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Rise of Shape-Shifting Robots

When you think of robots, the first thing that pops into your mind is probably something that looks like this:

robots

Cold, hard, rigid… meant for tasks like assembly-line work.

But the way that these traditional robots are designed doesn’t always make for a safe environment for humans to work alongside

Safely working with humans isn’t the only thing that these hard robots lack in, either.

Which is why years ago scientists began developing a subfield of robotics called “soft robotics.”

Unlike their metallic cousins, soft robots are made up of compliant materials. Think of traditional robots as bowling balls while soft robots are more like bouncy balls.

And everything about them… from the materials used to build them… to their programming… is meant to mimic living organisms.

This subset of robotics still has a long way to go, but the applications could lead to huge breakthroughs and big profits for the companies willing to take the leap.

Shape-Shifting Robots

When fish swarm, the animals coordinate their locations with each other — moving as one cohesive unit.

Octopuses can bend and contort themselves into different shapes, often taking on different colors as well.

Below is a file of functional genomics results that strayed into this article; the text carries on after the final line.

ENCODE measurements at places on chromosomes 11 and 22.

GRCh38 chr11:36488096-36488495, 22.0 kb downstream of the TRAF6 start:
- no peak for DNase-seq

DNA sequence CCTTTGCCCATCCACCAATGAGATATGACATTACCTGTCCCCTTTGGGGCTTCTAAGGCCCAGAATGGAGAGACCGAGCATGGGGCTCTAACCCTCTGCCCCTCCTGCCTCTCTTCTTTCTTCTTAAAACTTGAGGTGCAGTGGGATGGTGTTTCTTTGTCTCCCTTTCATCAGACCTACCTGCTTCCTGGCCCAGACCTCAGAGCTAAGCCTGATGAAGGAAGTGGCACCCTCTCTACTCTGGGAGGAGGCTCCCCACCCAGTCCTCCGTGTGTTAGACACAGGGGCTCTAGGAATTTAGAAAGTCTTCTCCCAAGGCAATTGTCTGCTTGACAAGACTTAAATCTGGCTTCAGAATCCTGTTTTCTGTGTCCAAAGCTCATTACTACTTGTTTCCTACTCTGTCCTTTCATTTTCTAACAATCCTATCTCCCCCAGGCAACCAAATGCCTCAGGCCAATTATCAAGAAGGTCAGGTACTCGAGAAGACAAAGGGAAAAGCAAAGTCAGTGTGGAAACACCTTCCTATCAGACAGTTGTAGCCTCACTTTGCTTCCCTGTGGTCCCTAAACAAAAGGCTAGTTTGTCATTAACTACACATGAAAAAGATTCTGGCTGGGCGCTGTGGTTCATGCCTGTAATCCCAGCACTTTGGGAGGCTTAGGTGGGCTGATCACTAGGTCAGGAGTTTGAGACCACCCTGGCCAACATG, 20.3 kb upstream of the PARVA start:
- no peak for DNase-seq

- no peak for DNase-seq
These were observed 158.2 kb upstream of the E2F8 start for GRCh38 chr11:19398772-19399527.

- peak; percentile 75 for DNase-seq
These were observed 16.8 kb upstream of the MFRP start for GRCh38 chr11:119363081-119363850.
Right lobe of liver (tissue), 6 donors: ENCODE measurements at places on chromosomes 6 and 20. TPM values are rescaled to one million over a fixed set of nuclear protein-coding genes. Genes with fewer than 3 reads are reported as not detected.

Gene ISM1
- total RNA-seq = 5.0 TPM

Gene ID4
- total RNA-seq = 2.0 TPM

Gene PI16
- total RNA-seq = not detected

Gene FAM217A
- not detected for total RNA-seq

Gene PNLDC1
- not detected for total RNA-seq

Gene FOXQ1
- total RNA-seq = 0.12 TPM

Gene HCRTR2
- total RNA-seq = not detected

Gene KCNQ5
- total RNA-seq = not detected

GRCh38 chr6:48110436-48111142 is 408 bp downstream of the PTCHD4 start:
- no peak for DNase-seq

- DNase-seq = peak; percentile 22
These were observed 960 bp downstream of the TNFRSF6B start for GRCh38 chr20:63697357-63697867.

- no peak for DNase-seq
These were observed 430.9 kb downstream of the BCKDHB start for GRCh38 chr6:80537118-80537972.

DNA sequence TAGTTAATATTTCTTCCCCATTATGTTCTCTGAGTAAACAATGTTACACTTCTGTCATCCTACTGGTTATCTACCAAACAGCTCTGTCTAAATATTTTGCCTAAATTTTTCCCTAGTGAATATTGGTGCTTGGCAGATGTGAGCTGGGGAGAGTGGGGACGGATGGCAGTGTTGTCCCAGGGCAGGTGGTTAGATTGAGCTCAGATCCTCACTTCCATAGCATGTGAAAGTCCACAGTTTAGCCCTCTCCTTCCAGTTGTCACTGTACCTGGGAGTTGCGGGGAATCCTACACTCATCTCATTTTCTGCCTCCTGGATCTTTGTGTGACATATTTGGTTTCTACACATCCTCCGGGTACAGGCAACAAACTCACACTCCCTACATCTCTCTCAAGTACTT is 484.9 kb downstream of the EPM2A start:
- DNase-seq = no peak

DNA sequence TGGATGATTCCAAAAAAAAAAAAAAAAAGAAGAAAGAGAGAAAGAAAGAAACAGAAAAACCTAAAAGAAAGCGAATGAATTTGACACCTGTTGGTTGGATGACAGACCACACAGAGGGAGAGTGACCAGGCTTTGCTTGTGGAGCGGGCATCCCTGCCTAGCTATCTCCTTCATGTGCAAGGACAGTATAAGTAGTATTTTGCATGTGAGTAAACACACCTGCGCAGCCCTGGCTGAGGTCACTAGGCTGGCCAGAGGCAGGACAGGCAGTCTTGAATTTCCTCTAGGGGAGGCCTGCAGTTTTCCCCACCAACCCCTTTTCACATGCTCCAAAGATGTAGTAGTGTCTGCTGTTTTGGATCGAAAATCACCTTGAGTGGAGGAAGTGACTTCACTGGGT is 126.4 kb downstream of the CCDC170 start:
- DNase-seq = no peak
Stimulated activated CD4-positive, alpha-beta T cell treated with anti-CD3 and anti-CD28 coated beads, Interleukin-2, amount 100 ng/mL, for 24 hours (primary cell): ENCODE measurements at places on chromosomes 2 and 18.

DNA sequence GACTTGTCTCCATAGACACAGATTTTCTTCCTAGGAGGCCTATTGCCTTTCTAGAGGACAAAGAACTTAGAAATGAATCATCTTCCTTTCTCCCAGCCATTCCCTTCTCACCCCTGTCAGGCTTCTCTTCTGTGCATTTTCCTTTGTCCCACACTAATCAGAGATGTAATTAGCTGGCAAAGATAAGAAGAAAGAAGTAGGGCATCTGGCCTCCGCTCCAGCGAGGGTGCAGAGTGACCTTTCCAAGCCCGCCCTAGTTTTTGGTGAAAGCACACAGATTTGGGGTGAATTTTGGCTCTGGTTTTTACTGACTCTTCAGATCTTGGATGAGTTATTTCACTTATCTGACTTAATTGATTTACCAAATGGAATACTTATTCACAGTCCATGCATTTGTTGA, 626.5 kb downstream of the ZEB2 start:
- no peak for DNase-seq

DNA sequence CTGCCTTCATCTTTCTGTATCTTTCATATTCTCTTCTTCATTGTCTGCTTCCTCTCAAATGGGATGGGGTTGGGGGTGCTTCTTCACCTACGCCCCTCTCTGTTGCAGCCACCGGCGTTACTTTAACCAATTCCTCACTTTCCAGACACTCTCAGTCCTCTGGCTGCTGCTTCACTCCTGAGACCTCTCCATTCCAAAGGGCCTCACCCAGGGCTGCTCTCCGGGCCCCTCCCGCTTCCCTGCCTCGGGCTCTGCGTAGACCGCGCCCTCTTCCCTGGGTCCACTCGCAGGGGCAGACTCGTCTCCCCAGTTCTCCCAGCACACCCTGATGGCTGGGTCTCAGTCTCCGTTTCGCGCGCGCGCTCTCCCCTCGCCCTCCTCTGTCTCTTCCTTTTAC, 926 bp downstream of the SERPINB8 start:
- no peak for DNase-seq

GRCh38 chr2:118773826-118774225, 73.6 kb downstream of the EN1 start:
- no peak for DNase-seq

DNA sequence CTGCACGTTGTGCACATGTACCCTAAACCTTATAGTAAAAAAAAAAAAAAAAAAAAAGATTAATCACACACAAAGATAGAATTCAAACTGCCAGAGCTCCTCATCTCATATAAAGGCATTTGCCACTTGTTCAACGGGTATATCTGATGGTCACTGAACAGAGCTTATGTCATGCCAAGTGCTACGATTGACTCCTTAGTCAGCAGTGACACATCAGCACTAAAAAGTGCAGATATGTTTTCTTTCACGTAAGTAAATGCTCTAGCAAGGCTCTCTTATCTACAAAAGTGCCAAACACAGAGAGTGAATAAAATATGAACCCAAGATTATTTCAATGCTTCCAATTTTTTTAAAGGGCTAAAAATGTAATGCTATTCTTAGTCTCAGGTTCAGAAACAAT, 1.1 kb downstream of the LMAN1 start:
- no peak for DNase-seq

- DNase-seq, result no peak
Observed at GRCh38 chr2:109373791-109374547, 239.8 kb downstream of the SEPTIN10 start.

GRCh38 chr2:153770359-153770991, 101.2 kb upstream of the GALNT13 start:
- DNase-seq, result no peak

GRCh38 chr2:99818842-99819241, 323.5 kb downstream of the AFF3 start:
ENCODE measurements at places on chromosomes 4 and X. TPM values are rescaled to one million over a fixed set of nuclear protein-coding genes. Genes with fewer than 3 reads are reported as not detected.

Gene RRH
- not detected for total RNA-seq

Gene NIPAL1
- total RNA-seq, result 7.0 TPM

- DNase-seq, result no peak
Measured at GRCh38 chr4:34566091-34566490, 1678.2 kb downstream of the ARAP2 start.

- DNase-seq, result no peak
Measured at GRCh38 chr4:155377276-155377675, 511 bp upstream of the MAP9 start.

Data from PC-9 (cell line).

Scientists draw on these natural occurrences, as well as countless others, to design the characteristics and makeup of soft robots.

By copying the traits of the living, it opens up these machines to fill a void traditional robots have left.

Their shape-shifting nature allows them to be used in invasive surgery — adjusting and conforming to the different structures of the human body.

Because they are able to conform in this way, soft robots can also be used in physical therapy and rehab or in assisting the elderly. While hard robots have been used in these ways, their rigidness can restrict our natural movements, limiting their capabilities to truly make a difference.

And since soft robots mimic living organisms, scientists hope to copy specific animals in order for deep-sea exploration and possibly space exploration.

These are just a few uses, and soft robots are still in their infancy. And because it’s still early, the companies making strides are just startups.

But yet another evolution of the robotics industry just goes to show how vast this area can span… and gives us even more opportunities to profit.

Sincerely,

Brittan Gibbons-O’Neill

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Brittan Gibbons-o'neill